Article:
It’s widely accepted that a successful business will exceed its customers’ expectations. However, simply meeting customer expectations has long been the golden chalice for many a service or operations director. Those expectations are after all, a moving target. What was once thought of as exceptional service has simply become expected service in the eyes of the discerning consumer; and none more so than one wanting a parcel to be delivered.
Back in 2010 if a consumer made an online purchase, they expected to pay a fairly substantial amount for the delivery. They wouldn’t know the time, the day or even the week the parcel might arrive, but they knew they had to be at home to take the delivery. If they missed it, having to go to the depot to collect it themselves wasn’t unusual. My how things have changed!
The eagle-eyed reader will have spotted ‘The Three E’s of Expectation’ in this blog so far, well now we’re heading into the dizzying world of ‘The Four P’s of Parcel Delivery.’ Hold tight.
Pricing: The race to the bottom is truly on. Consumers often relate the cost of the delivery to the value of the contents. Flat rates don’t float well anymore and ‘free’ brings big business for the retailers. Running an efficient delivery business is key in enabling courier companies to pitch to retailers at a price that gets their attention, because consumer expectations remain high regardless of the price point. For now, consumers will accept varying prices for premium time slots, but the ground beneath ‘premium’ is shaking as next day shifts towards becoming standard.
Personalisation: Ironically in a faceless world where automation rules supreme, opportunities to personalise have flourished. Retailers know their customers buying history and can offer the right range of delivery options to suit. Choosing where the parcel is delivered is seen as a right. Want it at home or work - sure. Delivered next door, or to the local convenience store - no problem. In a locker at the train station – absolutely. Pet supplies retailer Zooplus, even give their customers the ability to choose exactly which company they’d prefer to deliver Benji’s treats.
Predictability: Last Mile. This is arguably, the courier companies biggest opportunity to influence their own destiny and win big contracts on an on-going basis. Letting the consumer know where their parcel is, who has it and when it’s going to arrive is still impressive. In a few more years it will be expected and if your business still hasn’t invested in the technology to enable this predictability, a crystal ball is not required to predict the future… and it’s not a particularly comfortable one.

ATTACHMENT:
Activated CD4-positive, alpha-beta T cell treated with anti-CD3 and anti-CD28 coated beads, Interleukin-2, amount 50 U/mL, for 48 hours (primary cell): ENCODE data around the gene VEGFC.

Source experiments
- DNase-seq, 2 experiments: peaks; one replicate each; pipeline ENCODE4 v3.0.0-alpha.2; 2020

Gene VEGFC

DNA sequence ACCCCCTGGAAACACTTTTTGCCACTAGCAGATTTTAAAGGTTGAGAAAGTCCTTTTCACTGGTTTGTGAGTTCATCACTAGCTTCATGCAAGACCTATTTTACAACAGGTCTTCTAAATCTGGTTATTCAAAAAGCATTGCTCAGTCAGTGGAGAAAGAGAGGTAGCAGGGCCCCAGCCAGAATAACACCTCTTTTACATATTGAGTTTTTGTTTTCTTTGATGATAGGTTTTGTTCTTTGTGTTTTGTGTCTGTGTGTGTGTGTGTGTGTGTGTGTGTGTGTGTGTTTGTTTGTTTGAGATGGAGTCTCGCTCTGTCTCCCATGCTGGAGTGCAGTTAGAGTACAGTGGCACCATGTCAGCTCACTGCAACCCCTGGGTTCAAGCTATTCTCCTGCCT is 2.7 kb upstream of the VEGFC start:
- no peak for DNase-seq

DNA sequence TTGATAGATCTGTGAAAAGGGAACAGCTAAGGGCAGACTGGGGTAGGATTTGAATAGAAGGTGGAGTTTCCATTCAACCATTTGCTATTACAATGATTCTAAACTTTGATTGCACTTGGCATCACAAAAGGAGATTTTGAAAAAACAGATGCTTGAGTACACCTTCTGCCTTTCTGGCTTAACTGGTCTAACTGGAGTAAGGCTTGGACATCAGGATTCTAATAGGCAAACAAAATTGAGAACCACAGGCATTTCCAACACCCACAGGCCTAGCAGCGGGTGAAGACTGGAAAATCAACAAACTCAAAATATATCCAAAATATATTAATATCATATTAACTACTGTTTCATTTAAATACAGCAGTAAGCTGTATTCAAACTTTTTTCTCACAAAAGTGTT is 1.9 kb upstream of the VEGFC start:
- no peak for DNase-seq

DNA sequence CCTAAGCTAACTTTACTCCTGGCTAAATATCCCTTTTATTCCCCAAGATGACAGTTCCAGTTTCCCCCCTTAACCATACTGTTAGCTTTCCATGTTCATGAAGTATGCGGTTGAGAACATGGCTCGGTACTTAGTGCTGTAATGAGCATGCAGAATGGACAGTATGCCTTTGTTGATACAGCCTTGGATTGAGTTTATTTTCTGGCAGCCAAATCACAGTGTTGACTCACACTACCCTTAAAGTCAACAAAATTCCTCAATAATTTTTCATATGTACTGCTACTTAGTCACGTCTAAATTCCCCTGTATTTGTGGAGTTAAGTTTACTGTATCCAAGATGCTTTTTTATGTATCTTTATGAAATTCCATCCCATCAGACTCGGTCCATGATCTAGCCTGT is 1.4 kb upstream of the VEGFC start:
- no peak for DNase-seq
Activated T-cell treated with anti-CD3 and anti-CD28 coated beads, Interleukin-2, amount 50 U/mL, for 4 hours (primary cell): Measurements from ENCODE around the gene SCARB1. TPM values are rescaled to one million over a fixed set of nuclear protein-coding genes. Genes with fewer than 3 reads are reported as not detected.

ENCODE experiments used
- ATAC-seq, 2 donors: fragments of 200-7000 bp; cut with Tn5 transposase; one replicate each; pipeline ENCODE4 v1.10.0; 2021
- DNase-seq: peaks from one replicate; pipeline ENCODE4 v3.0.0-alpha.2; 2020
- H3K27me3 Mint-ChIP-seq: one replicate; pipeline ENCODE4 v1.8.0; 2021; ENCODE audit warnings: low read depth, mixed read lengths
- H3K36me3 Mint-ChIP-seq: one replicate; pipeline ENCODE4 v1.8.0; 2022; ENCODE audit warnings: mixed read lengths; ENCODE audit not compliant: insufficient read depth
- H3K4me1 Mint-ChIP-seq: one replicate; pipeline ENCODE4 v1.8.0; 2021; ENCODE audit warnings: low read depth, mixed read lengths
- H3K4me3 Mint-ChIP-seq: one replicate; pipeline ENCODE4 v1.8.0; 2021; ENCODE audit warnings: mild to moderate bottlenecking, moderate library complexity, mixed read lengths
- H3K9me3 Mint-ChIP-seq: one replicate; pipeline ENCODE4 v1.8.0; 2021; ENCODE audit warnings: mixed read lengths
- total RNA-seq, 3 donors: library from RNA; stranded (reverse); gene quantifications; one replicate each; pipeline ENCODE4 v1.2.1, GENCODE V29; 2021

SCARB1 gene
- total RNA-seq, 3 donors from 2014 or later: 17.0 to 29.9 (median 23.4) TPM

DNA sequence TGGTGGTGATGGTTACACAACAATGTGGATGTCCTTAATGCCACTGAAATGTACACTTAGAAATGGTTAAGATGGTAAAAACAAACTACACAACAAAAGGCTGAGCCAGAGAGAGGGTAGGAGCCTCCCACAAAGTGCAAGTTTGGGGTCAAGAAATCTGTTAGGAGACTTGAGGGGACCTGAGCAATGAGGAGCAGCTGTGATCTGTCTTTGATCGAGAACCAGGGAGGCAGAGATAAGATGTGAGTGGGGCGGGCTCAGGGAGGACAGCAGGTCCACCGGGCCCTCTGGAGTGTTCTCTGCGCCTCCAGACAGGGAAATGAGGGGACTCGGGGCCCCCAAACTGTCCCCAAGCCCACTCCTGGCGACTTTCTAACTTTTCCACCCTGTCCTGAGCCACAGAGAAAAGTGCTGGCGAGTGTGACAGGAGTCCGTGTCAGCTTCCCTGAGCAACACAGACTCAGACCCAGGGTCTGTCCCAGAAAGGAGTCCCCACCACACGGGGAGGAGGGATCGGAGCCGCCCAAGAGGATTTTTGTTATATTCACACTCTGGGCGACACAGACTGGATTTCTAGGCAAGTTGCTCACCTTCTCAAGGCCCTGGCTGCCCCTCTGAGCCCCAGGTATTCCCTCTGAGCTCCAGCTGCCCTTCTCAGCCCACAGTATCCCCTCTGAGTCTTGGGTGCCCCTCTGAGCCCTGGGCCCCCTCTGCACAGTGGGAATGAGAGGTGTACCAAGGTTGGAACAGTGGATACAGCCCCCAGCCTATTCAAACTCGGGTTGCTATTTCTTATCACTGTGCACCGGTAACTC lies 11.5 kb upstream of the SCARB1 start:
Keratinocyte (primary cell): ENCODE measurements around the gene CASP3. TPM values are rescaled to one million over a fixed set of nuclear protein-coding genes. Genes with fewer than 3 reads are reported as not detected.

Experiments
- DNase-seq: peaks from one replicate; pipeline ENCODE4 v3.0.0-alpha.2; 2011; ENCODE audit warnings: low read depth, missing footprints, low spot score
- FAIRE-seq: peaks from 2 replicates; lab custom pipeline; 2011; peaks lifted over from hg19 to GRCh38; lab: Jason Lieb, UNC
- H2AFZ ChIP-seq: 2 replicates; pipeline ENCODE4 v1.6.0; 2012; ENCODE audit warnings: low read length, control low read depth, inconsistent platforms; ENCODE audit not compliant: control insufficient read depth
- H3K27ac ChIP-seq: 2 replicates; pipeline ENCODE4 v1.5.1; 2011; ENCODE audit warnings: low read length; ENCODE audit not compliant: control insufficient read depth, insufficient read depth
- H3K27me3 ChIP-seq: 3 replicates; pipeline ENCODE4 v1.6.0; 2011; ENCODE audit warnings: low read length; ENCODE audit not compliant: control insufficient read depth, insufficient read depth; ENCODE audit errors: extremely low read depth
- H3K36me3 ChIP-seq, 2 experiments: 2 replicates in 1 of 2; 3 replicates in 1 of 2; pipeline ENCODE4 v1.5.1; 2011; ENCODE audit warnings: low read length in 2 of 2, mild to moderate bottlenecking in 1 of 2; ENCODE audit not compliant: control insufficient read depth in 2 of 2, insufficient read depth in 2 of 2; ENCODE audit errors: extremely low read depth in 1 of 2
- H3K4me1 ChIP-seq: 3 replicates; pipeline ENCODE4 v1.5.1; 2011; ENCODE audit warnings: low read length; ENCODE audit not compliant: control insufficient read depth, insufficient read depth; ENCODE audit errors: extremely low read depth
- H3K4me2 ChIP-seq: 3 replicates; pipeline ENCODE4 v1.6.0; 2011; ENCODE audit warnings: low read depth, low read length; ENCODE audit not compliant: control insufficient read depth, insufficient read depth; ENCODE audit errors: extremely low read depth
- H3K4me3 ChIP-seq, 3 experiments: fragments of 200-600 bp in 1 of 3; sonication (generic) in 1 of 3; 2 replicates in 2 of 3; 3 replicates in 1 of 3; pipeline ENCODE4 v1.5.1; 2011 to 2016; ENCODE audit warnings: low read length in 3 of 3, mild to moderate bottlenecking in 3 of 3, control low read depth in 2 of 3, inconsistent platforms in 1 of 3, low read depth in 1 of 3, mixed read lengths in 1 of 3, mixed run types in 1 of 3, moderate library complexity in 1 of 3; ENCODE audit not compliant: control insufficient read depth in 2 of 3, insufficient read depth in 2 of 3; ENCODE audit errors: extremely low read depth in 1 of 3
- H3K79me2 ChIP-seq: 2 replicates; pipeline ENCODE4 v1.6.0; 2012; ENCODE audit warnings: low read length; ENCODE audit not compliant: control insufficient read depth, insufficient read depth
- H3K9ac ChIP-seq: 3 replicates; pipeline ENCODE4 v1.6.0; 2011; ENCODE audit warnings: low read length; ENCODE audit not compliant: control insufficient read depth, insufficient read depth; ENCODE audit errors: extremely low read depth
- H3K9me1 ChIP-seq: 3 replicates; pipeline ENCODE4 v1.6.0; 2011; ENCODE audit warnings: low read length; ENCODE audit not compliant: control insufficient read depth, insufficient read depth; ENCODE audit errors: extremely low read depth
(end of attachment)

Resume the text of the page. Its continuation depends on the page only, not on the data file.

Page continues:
Promise: Call it your promise or your professionalism, it’s ultimately about consumer trust. The delivery needs to happen in a manner that represents your business. The courier needs the right tools to deliver a great service experience. The parcel needs to be delivered responsibly and the retailer needs to trust in that. Get this wrong and the crystal ball mentioned above will still be redundant.
The smart homes of the future will continue to grow smarter. Instead of letterboxes maybe our homes will have parcel points, where the parcel is posted by a delivery robot or drone, automatically scanning the delivery and informing the customer with a neat little photograph of it waiting expectantly to be lovingly unwrapped.
Until then, as mountainous as customer expectations may seem, keep in mind businesses can set them as well. With the right technology investments, parcel delivery businesses can exceed expectations, delight consumers and in turn retain their contracts through exceptional service without ever having to dust off the crystal ball.